In this dissertation, the design and implementation of an open-source, cross-platform software library and several related tools for supporting the mapping task are presented. These tools are designed to provide discovery and interconnection between parts of DMIs and other interactive systems, and to achieve compatibility through translation and transformation of data representations rather than imposing representation standards. The control parameters of software and hardware devices compliant with libmapper can be freely interconnected without requiring any intended mutual compatibility.

Among the unique features presented is support for mapping between systems that include entities with multiple instances with dynamic lifetimes, systems which would usually require bespoke programming. A formalization of the problem is described, and several examples of real-world applications are outlined.

Finally, use-cases for the mapping tools are presented in-depth: the design, development and use of novel digital musical instruments for live performance.

CMJ special issue on Mapping

Call for Submissions – CMJ Special Issue: “Advances in the Design of Mapping for Computer Music”, Marcelo M. Wanderley and Joseph Malloch, Guest Editors.

When we use digital tools for making music, the properties and parameters of both sound synthesizers and human interfaces have an abstract representation. One consequence of the digital nature of these signals and states is that gesture and action are completely separable from sound production, and must be artificially associated by the system designer in a process commonly called mapping.

The importance of mapping in digital musical instruments has been studied since the early 1990s, with several works discussing the role of mapping and many related concepts. Since roughly the mid-2000s, several tools have been proposed to facilitate the implementation of mappings, drastically reducing the necessary technical knowledge and allowing a large community to easily implement their ideas. Coupled with the availability of inexpensive sensors and hardware, as well as the emergence of a strong Do-It-Yourself community, the time seems right to discuss the main directions for research on mapping in digital musical instruments and interactive systems.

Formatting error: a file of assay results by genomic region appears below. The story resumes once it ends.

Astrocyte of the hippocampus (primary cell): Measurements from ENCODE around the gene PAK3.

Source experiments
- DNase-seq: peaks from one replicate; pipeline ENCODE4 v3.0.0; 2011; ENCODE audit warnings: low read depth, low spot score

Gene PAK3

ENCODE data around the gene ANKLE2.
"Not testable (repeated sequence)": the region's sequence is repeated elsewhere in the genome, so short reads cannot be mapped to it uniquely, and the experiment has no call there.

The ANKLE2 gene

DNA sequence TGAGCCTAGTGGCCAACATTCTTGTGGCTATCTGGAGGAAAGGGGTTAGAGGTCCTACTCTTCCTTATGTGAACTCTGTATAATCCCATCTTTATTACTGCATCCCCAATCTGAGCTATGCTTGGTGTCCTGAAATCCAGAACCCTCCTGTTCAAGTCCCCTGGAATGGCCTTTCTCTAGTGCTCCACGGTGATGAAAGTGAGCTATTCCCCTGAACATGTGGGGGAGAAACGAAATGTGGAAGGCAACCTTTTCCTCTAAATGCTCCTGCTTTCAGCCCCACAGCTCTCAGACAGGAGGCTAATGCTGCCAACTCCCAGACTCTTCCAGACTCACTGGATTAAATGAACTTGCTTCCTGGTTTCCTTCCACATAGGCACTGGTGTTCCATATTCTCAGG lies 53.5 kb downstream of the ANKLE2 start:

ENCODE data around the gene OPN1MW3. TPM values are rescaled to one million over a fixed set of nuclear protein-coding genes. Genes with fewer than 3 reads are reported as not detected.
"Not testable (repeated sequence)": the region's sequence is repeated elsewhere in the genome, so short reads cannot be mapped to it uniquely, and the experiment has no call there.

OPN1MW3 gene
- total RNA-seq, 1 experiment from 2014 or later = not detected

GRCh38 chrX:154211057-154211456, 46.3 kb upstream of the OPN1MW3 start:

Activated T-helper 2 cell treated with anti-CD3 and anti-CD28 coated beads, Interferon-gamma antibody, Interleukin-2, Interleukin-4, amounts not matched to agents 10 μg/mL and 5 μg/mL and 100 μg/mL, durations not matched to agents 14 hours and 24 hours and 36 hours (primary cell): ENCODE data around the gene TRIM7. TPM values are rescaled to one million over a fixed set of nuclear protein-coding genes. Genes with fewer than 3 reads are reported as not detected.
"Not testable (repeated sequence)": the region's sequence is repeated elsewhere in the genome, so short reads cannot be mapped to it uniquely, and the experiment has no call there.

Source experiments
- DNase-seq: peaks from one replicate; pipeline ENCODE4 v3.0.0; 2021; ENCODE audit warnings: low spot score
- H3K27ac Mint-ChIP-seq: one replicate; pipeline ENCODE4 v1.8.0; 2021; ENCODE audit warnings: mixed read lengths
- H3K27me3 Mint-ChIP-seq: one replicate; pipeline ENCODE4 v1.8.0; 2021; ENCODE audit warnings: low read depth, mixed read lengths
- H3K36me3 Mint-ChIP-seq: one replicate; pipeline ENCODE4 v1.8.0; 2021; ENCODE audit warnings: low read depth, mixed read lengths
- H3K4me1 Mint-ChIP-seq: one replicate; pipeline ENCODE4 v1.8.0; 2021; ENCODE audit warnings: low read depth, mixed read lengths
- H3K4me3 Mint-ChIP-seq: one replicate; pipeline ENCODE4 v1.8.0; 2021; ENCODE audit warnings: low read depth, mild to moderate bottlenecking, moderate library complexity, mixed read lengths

This call for submissions for a special issue of the Computer Music Journal focuses on recent developments and future prospects of mapping.

Relevant topics include, but are not limited to:

  • Mapping in instrument/installation/interaction design
  • Mapping concepts and approaches
  • Mapping tools
  • Evaluation methodologies
  • Mapping in/as composition
  • Mapping for media other than, or in addition to, sound

Deadline for paper submission is March 15, 2013. The issue will appear in 2014. Submissions should follow all CMJ author guidelines (http://www.mitpressjournals.org/page/sub/comj). Submissions and queries should be addressed to marcelo.wanderley@mcgill.ca, with the subject starting with [CMJ Mapping]

Musical Robots and Interactive Multimodal Systems


Chapter 5: Input Devices and Music Interaction

Joseph Malloch, Stephen Sinclair, Avrum Hollinger and Marcelo M. Wanderley

This chapter discusses some principles of digital musical instrument design in the context of different goals and constraints.  It shows, through several examples, that a variety of conditions can motivate design choices for sensor interface and mapping, such as robustness and reliability, environmental constraints on sensor technology, or the desire for haptic feedback.  Details of specific hardware and software choices for some DMI designs are discussed in this context.
Solis, Jorge; Ng, Kia (Eds.)
1st Edition., 2011, XVIII, 274 p. 113 illus., 73 in color.